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interest required to apply law of forum state).5 On the contrary, both parties have relied solely on Massachusetts authorities throughout the progress of this action. We consider the application of Massachusetts law, therefore, to be the " law of the case." See Karty v. Mid-America Energy, Inc., 74 Mass.App.Ct. 25, 28 n.6 (2009), citing TAL Fin. Corp. v. CSC Consulting, Inc., 446 Mass. 422, 431 (2006).

2. Appellate review of the allowance of a motion for summary judgment is de novo. McGrath v. ACT, Inc., 2008 Mass.App. Div. 257, citing Howell v. Enterprise Publ. Co., LLC, 72 Mass.App.Ct. 739, 741 (2008).6 We must determine " whether, viewing the evidence in the light most favorable to the nonmoving party, all material facts have been established and the moving party is entitled to a judgment as a matter of law." Kennie, supra at 759, quoting Augat, Inc. v. Liberty Mut. Ins. Co., 410 Mass. 117, 120 (1991). As discussed below, on each of the Palanos' theories, we find that Bellagio was not, under Massachusetts law, entitled to summary judgment as a matter of law.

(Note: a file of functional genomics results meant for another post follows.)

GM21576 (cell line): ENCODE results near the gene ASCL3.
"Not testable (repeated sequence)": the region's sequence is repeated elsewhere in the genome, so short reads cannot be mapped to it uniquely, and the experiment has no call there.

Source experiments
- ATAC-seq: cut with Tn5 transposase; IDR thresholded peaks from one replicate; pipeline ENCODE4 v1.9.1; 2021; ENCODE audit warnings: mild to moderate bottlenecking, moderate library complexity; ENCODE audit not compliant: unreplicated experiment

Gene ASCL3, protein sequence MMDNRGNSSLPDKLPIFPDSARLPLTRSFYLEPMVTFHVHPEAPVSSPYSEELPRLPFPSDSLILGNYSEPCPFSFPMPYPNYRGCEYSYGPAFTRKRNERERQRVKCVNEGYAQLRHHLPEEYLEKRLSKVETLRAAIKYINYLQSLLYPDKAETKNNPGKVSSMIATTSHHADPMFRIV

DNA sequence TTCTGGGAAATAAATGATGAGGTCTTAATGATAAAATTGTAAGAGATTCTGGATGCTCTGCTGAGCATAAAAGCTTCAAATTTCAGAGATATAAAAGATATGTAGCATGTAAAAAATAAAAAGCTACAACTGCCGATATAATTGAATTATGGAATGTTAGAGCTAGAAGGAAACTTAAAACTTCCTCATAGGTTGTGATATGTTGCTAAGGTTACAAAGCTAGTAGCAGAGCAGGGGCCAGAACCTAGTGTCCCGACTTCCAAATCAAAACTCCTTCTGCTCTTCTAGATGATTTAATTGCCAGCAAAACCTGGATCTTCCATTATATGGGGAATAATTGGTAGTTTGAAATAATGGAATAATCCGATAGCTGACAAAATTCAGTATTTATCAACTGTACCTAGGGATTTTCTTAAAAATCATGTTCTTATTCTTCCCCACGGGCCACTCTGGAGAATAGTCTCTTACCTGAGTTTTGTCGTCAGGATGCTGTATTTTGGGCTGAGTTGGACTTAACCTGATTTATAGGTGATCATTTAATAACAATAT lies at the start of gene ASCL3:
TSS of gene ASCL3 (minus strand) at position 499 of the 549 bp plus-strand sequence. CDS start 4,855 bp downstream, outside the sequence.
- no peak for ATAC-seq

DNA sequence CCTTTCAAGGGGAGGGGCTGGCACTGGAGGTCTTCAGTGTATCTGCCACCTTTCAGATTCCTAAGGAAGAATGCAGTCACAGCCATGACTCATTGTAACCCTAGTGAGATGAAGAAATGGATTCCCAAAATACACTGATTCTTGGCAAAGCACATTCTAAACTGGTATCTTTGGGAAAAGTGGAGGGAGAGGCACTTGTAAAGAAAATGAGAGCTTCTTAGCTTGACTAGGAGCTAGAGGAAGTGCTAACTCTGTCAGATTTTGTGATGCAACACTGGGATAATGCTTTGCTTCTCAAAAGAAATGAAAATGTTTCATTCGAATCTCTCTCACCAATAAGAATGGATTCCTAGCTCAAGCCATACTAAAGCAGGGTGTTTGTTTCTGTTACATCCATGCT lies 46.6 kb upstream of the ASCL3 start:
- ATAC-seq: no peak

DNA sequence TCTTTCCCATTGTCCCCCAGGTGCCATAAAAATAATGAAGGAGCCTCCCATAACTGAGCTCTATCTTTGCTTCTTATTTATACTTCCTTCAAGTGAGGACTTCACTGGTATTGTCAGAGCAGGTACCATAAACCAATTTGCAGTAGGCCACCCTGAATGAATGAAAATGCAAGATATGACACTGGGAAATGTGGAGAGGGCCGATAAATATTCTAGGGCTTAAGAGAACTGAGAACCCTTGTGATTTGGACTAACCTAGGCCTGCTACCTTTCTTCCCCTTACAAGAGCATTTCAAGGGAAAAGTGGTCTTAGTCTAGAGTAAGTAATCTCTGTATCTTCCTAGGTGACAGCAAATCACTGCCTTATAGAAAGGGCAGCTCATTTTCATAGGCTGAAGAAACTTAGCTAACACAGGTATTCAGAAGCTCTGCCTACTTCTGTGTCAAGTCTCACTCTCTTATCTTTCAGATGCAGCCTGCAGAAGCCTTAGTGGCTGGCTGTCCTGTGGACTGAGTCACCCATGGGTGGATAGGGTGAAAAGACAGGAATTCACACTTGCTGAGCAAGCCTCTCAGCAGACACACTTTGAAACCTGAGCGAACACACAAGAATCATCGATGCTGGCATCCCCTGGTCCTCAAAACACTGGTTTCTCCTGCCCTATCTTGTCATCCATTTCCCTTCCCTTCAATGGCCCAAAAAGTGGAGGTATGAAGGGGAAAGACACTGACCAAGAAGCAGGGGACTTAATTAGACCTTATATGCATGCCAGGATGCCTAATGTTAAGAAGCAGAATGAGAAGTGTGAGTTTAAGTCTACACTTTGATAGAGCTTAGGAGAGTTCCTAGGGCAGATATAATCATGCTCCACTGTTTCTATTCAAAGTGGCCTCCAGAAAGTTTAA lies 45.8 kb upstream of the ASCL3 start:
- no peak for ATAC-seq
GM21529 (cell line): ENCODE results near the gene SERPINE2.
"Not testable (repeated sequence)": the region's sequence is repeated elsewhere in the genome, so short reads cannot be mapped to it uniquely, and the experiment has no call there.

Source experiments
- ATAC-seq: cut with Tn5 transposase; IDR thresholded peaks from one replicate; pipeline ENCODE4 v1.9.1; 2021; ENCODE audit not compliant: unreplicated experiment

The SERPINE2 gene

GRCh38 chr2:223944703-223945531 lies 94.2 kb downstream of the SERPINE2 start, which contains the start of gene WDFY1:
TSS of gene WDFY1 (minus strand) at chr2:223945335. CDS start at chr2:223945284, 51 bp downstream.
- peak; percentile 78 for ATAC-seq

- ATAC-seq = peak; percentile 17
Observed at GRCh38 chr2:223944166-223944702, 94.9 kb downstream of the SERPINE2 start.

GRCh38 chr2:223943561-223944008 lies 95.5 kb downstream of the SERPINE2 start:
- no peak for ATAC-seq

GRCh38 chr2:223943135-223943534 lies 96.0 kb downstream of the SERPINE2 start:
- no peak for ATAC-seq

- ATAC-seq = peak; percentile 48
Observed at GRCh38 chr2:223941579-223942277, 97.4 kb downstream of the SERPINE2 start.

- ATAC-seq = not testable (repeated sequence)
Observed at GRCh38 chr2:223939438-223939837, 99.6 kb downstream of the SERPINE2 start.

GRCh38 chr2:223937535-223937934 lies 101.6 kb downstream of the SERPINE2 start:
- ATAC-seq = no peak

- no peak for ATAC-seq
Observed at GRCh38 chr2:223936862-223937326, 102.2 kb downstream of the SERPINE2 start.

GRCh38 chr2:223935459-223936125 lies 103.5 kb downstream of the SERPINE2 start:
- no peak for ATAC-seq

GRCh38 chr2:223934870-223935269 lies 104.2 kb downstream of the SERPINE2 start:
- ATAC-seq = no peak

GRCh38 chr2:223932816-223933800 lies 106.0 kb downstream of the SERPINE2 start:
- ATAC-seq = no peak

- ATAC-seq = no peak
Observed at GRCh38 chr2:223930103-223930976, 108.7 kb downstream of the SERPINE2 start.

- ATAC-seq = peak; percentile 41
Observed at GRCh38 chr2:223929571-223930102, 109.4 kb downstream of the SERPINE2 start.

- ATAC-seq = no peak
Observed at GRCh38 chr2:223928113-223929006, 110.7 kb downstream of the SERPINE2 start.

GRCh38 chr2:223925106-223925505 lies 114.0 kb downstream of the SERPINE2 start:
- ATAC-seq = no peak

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3. Negligent Infliction of Emotional Distress. Recovery for negligent infliction of emotional distress was unavailable in Massachusetts until the Supreme Judicial Court held in 1978 that a plaintiff could prevail under such a theory if she could establish both a " substantial physical injury" and causation. Dziokonski v. Babineau, 375 Mass. 555, 568 (1978).7 By the time of Payton v. Abbott Labs, 386 Mass. 540 (1982), though, the " substantial physical injury" requirement had been refined: a plaintiff must...